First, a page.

Native to the tropical regions of Mesoamerica, the evergreen cacao tree grows small, white flowers throughout the year, which are pollinated by tiny flies. The fruit, called a cacao pod, then grows. It is an oval shape, and changes from a yellowish color to more of an orange when ripe, and weighs about a pound. Each pod contains a white fruit with around 40-50 seeds, usually called beans. The beans are the main ingredient for chocolate and cocoa powder and the fat from the seeds is the source of cocoa butter.
In the 17th Century, after Cortez brought cacao back to Spain, it became very popular to drink this with sugar. This delicacy was mainly a privilege of the rich, until the steam engine came along in the 1700s and made mass production more prevalent. As a result of the availability, this allowed more people to experiment with this superfood.
Raw chocolate contains a variety of unique phytonutrients, including high amounts of sulfur, magnesium, and phenylethylamine. The more processed the chocolate; the fewer antioxidant properties it retains. It increases focus and alertness while also keeping you happy. They also have antioxidant polyphenols, whose properties include neutralizing free radicals.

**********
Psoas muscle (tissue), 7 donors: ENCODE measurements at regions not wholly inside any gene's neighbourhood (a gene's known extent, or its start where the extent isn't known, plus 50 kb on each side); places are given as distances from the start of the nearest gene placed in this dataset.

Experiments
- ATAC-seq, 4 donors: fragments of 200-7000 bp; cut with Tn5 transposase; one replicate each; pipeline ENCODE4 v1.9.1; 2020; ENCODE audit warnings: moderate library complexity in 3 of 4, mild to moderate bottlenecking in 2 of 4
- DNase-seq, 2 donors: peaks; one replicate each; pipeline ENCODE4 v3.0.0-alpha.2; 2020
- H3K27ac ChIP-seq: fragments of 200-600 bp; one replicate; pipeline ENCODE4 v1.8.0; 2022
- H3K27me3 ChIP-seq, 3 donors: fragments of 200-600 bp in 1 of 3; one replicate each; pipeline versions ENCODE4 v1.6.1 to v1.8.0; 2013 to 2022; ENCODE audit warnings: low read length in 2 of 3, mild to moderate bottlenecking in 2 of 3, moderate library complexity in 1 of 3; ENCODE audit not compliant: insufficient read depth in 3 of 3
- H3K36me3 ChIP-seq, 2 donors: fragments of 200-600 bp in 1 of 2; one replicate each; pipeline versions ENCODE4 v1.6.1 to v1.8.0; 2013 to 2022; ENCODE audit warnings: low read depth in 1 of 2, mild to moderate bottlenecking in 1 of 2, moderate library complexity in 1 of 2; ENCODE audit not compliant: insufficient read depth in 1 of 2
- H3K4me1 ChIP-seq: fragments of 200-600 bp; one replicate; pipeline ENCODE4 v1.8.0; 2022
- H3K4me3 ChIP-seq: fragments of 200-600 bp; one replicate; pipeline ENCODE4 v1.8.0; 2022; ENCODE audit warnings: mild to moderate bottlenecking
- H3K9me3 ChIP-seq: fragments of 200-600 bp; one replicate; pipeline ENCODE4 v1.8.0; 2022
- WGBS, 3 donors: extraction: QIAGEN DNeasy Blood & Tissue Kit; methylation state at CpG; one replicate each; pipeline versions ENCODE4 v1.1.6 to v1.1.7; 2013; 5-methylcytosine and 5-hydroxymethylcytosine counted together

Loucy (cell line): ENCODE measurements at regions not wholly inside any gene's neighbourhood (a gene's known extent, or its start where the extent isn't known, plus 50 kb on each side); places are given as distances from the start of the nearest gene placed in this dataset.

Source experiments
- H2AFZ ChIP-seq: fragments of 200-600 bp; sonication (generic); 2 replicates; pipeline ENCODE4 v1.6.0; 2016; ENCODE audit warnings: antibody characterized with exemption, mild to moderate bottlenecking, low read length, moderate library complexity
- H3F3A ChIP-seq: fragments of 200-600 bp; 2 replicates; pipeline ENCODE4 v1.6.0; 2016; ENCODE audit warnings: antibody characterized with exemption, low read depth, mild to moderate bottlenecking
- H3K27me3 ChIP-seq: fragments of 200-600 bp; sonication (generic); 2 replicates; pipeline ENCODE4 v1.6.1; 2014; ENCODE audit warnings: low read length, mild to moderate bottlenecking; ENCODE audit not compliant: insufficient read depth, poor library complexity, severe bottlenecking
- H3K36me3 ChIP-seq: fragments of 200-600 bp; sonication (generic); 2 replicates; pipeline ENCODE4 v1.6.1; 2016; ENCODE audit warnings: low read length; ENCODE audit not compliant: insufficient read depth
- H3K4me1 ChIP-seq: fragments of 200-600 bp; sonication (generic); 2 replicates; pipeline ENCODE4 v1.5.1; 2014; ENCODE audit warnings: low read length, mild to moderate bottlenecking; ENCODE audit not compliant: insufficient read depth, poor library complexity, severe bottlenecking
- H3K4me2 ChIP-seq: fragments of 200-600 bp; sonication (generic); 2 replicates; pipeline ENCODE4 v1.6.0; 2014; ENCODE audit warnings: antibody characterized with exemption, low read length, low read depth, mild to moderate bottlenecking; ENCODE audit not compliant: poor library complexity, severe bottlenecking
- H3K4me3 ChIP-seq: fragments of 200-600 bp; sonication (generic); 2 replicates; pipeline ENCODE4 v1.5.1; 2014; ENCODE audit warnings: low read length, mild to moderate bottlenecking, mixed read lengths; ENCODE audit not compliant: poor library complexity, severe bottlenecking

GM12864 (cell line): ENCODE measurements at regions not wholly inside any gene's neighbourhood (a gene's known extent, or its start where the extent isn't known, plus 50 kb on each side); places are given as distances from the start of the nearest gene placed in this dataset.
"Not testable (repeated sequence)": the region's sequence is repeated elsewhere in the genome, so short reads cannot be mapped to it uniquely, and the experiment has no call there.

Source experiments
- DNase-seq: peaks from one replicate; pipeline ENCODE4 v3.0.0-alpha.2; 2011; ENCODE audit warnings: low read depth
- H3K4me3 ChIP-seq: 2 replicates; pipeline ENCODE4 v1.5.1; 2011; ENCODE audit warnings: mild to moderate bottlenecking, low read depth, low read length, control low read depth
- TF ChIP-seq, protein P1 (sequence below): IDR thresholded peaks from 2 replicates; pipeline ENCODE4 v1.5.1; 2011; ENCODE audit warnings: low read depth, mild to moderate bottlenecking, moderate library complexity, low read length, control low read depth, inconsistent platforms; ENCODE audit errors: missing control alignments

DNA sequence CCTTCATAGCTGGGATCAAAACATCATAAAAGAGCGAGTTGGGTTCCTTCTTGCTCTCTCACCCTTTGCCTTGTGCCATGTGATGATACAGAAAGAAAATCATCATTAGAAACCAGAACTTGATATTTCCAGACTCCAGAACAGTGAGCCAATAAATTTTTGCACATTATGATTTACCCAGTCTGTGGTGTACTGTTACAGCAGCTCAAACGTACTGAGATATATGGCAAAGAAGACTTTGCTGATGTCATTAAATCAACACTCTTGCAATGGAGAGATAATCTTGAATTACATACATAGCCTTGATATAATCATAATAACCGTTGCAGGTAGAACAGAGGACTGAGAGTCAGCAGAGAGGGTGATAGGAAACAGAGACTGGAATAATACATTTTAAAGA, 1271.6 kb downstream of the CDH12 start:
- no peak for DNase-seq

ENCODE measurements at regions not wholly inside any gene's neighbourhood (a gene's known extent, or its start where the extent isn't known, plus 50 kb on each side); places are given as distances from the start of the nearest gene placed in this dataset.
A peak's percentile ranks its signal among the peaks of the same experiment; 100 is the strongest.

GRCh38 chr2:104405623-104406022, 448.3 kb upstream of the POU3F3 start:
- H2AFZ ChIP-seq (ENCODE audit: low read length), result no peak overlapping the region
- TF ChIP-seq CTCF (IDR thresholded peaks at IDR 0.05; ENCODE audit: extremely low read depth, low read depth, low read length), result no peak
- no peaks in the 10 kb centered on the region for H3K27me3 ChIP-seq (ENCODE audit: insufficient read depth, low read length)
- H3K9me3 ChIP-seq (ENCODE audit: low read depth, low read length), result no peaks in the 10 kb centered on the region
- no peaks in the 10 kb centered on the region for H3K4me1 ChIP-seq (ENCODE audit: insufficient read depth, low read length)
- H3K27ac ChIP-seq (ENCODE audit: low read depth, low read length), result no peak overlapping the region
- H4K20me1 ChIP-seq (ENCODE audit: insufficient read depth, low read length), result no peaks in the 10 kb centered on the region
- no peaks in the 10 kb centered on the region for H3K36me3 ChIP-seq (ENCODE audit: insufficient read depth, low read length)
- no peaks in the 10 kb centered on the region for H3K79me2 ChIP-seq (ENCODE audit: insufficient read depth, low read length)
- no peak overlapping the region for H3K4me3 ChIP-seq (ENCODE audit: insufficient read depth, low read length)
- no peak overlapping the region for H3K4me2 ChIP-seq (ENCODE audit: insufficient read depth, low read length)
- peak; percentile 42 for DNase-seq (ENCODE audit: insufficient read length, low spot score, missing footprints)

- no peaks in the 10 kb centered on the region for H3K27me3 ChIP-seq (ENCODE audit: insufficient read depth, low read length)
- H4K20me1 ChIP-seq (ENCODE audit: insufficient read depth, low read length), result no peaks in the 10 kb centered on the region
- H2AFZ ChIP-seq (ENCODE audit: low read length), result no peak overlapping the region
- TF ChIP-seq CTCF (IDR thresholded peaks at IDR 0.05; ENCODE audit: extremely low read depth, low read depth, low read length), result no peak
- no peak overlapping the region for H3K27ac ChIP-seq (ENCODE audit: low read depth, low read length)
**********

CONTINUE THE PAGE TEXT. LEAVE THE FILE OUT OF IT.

Cocoa trees take five to eight years to mature. After harvesting from the trees, the pods (which contain the cocoa beans) are split open, beans removed, and the beans are put on trays covered with burlap for about a week until they brown. Then they are sun dried until the moisture content is below 7%. This normally takes another three days. After cleaning, the beans are weighed, selected and blended before roasting at 250 degrees Fahrenheit for two hours. Then shells are removed leaving the “nib.” Nibs are crushed to create a chocolate “mass.” This is the base raw material from which all chocolate products are made.
For those new to cacao, you will probably be a bit surprised by the bitter taste, you have to get used to it. Recent scientific studies now show that chocolate may be good for you when used in moderation. Studies show that the correct amount of chocolate to be eaten that will provide the best health benefits is only one small square of chocolate two or three times a week or just a small handful of nibs. Too much more may cause a surprising effect on your nervous system.